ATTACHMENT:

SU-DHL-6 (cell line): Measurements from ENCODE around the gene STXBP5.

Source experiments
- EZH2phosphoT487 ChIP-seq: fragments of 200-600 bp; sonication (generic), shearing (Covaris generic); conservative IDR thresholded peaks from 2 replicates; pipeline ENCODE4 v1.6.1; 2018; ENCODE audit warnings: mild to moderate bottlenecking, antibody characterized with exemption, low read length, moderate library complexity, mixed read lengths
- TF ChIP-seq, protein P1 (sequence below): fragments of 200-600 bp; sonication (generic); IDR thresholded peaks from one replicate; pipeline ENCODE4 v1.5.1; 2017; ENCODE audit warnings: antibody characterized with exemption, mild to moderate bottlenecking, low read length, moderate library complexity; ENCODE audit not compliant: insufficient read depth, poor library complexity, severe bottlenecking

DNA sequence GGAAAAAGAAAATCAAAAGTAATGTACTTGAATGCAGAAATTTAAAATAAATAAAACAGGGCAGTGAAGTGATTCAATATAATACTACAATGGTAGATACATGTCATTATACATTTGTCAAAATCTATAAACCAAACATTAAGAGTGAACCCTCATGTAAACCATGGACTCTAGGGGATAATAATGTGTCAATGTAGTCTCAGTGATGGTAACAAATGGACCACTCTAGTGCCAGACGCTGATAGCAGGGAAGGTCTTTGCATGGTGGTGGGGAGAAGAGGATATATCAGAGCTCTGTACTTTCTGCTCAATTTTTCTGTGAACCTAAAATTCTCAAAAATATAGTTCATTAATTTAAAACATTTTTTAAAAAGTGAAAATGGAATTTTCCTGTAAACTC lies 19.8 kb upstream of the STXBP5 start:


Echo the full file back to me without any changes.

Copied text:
SU-DHL-6 (cell line): Measurements from ENCODE around the gene STXBP5.

Source experiments
- EZH2phosphoT487 ChIP-seq: fragments of 200-600 bp; sonication (generic), shearing (Covaris generic); conservative IDR thresholded peaks from 2 replicates; pipeline ENCODE4 v1.6.1; 2018; ENCODE audit warnings: mild to moderate bottlenecking, antibody characterized with exemption, low read length, moderate library complexity, mixed read lengths
- TF ChIP-seq, protein P1 (sequence below): fragments of 200-600 bp; sonication (generic); IDR thresholded peaks from one replicate; pipeline ENCODE4 v1.5.1; 2017; ENCODE audit warnings: antibody characterized with exemption, mild to moderate bottlenecking, low read length, moderate library complexity; ENCODE audit not compliant: insufficient read depth, poor library complexity, severe bottlenecking

DNA sequence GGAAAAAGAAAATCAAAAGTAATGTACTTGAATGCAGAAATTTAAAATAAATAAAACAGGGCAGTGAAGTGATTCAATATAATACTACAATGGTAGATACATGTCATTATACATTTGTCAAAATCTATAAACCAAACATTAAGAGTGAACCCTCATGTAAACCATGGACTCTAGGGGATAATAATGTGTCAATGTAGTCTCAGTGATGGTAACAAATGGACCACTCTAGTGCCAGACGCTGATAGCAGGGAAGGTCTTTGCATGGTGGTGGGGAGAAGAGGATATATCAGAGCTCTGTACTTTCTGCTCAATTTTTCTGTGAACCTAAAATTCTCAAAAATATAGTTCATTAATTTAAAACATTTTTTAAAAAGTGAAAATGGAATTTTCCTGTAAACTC lies 19.8 kb upstream of the STXBP5 start: